This strip originally appeared in my 1993 book Black Cat Crossing. It was just kind of a lark, done (as pretty much all my work has been done) to amuse myself. I didn't really have any plans to use the character ever again.
Then in 1998 I began writing the graphic novel that would eventually be published as Mad Night. It was about a series of gruesome murders on a college campus and I wanted it to feature a fearless (i.e. somewhat crazy) female protagonist. I remembered Judy Drood and decided it might be fun to revive her. In Mad Night I wrote the character straight (well, as straight as I ever write anything) - that is, not jokey, not quite as broad. But I did use this original strip as her backstory and even alluded to elements of it in the book. (The backstory goes something like: As a teen she had been the stereotypical wholesome "girl detective." But finding out that her trusted father was actually a sort of deranged master criminal turned her angry & cynical & prone to see crime & corruption everywhere, even where it's not - which has led to occasional "problems" with the law. She cannot tolerate secrets or unsolved mysteries - it's pathological - she will solve them whatever it takes and has the absolute fearlessness of someone with nothing to lose). I know - it's nothing all that earth-shaking or original, maybe, but it's a lot of fun to write.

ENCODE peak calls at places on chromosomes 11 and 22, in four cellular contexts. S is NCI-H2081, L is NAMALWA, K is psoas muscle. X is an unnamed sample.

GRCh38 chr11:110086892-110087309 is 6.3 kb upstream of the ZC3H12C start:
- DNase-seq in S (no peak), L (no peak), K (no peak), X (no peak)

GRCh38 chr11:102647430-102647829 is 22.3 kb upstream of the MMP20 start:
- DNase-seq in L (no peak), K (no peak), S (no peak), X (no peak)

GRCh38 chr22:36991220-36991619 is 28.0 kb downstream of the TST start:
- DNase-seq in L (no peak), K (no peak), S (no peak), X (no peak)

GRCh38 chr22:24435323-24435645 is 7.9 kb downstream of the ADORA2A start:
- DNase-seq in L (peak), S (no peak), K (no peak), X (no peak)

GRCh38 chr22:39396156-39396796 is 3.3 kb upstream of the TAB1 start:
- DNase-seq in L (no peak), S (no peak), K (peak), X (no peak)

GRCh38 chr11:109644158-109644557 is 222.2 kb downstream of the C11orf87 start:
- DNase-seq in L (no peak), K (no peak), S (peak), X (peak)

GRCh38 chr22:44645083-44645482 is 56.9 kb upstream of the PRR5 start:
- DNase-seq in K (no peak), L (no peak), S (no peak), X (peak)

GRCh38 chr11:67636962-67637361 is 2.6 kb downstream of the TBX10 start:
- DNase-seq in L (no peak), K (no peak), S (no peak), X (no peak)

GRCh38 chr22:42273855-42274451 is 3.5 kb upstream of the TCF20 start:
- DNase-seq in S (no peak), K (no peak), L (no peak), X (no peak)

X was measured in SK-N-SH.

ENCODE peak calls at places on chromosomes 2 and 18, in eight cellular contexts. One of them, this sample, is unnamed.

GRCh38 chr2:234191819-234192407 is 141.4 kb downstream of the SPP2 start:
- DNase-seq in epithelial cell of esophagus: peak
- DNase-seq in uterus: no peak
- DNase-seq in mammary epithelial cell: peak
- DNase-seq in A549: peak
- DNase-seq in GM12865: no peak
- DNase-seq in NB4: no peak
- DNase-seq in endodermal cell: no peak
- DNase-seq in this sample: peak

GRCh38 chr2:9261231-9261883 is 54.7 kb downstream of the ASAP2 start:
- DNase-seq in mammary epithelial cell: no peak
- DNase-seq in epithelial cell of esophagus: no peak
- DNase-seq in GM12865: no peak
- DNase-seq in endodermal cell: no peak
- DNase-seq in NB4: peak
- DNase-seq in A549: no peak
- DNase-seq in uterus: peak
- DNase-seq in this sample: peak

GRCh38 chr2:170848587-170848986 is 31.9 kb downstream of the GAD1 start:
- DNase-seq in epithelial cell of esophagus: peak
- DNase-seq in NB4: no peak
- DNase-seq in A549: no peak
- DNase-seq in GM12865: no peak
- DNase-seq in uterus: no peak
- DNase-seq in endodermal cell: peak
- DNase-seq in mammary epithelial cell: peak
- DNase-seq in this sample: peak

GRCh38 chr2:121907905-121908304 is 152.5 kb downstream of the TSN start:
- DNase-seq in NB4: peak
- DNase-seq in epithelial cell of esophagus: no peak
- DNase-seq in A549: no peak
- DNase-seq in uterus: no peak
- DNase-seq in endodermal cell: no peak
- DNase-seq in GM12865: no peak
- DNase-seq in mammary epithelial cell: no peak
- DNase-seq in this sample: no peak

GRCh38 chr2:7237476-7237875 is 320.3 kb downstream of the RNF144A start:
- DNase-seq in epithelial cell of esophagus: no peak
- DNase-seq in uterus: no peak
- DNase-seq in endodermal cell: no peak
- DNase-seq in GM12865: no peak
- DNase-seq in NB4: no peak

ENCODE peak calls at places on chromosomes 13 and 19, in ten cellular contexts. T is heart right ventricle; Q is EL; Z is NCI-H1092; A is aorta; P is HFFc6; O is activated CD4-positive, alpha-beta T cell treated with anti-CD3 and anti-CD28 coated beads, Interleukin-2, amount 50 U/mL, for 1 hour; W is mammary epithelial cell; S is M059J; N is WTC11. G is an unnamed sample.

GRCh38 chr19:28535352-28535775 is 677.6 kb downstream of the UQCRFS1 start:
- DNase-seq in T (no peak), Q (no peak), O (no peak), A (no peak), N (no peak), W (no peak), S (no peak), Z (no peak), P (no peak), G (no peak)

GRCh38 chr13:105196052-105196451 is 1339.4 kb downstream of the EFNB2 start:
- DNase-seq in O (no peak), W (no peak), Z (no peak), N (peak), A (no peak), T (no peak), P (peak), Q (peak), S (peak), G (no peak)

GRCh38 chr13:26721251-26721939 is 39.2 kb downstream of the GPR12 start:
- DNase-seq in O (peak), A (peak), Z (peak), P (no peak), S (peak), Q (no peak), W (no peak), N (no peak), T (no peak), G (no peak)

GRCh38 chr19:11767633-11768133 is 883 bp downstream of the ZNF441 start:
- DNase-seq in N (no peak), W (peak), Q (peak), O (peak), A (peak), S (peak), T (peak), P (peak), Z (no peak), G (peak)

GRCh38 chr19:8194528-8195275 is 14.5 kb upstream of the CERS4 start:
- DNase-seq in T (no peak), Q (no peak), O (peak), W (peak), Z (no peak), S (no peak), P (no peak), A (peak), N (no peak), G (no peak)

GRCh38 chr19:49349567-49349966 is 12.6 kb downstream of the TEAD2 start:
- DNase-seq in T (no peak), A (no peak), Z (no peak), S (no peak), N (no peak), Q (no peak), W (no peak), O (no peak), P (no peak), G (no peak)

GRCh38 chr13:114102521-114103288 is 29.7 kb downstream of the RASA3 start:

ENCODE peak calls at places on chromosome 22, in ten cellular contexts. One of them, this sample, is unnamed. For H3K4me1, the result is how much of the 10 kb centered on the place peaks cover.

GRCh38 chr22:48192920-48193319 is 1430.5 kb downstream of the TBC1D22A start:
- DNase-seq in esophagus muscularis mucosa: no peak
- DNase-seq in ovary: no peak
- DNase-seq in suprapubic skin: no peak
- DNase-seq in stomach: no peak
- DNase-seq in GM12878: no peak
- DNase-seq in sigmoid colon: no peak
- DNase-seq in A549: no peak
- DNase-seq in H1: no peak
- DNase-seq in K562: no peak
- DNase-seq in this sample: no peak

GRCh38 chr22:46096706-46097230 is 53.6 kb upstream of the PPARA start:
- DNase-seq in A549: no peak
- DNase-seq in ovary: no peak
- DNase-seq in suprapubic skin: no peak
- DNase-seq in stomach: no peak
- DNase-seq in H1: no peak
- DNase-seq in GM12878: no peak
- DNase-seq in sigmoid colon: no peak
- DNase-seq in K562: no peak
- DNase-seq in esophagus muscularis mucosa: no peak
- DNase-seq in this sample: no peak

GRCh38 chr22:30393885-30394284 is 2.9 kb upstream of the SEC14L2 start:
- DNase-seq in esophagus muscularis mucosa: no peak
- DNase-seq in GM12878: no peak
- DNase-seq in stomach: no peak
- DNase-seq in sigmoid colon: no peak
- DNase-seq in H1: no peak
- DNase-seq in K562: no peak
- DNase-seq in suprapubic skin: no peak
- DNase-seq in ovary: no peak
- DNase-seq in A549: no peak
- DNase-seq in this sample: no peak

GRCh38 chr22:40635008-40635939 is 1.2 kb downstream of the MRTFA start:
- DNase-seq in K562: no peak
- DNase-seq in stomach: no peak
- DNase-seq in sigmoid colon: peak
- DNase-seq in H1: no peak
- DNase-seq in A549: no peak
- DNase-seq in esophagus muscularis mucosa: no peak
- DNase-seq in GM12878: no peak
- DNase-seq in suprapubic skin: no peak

Also, I wanted to add: This strip was one of about thirty pieces I had hanging in a show back in 1997 at the (original, old) Cartoon Art Museum in San Francisco. At the reception my good friend Randall Ann Homan pointed to this strip hanging on the wall and said, "I want to read more stories about Judy Drood!". That definitely planted the idea in my brain -- so thanks, Randall!